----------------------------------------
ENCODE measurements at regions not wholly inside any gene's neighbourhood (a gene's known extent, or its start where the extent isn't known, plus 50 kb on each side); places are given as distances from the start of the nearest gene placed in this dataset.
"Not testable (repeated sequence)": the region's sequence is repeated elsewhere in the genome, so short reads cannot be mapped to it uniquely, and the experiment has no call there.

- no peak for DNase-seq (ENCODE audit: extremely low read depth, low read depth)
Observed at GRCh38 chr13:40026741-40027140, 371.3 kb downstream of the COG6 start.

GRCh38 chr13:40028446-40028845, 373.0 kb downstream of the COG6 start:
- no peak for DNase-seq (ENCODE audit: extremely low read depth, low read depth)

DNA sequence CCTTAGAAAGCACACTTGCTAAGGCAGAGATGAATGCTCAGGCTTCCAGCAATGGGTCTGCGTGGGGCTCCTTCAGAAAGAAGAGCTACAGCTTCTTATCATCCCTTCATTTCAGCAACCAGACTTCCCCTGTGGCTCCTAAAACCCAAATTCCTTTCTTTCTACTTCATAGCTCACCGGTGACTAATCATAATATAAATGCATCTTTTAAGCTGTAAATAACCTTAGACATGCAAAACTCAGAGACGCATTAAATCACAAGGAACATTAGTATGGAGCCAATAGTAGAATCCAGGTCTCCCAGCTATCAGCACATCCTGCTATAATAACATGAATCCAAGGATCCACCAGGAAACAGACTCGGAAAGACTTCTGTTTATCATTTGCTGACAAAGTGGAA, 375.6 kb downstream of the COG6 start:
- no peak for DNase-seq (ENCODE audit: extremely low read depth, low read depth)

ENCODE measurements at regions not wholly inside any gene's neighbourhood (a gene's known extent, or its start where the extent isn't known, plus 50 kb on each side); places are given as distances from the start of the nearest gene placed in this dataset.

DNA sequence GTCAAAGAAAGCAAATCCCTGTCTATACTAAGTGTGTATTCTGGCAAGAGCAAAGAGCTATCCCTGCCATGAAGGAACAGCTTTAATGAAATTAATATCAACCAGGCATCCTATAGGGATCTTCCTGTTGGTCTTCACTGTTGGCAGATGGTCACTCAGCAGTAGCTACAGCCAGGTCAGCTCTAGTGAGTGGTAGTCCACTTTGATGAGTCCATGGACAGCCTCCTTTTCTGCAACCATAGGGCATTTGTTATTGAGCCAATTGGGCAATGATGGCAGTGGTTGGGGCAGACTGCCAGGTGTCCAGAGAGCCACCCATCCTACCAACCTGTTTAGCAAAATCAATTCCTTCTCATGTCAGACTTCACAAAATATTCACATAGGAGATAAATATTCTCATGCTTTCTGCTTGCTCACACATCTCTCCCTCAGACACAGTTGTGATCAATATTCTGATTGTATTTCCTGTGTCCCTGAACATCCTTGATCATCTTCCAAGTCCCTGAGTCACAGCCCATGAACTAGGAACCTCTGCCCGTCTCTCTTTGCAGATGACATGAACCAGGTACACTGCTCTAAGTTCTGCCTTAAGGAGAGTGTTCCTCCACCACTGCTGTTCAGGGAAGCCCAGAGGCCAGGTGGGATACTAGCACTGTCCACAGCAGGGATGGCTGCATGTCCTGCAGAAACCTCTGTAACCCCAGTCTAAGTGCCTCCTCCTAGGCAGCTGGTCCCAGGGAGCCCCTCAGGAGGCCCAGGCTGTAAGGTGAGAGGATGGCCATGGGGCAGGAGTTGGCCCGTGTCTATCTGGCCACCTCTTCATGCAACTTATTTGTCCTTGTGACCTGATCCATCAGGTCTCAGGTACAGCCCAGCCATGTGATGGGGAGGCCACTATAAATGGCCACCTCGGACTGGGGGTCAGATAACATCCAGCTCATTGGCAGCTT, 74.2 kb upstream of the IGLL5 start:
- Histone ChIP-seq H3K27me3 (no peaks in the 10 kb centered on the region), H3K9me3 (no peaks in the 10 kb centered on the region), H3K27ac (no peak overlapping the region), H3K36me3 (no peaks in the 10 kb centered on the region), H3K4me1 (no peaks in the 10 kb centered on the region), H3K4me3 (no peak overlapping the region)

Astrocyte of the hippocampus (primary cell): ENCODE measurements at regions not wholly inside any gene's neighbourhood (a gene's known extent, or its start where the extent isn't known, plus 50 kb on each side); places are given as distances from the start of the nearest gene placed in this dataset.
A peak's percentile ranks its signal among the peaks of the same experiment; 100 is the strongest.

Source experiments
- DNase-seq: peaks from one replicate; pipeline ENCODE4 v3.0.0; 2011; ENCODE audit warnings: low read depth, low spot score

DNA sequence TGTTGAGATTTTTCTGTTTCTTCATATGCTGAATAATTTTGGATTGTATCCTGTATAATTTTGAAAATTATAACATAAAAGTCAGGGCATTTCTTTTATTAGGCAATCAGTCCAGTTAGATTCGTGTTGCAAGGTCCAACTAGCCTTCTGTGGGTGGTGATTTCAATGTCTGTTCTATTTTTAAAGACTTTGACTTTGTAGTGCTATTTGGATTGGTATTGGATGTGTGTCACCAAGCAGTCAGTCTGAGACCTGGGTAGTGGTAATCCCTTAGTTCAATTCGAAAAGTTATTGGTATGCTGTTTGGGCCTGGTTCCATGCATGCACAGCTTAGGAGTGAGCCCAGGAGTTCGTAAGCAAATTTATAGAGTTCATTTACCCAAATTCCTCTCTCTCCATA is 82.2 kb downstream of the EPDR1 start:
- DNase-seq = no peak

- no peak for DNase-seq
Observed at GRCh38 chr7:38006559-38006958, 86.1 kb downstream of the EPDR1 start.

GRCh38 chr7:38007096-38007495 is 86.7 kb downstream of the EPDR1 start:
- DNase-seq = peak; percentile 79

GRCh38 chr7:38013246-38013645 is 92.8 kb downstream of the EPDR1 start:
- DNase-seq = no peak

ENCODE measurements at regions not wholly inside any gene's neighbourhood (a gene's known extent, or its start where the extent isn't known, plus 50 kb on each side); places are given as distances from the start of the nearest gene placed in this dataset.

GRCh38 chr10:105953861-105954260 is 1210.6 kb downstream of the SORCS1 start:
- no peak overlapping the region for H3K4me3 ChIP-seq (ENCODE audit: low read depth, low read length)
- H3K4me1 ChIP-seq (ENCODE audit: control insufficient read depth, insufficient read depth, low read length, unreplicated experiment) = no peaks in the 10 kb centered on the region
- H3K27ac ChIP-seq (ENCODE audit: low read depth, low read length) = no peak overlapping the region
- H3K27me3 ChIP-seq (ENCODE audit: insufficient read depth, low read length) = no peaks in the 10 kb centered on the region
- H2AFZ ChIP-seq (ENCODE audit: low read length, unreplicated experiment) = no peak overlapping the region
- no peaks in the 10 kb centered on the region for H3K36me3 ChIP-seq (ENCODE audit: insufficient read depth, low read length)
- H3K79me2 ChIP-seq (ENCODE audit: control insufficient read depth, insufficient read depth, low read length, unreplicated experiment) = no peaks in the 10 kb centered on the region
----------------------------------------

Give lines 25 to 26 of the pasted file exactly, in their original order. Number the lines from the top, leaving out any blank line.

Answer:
GRCh38 chr10:105953861-105954260 is 1210.6 kb downstream of the SORCS1 start:
- no peak overlapping the region for H3K4me3 ChIP-seq (ENCODE audit: low read depth, low read length)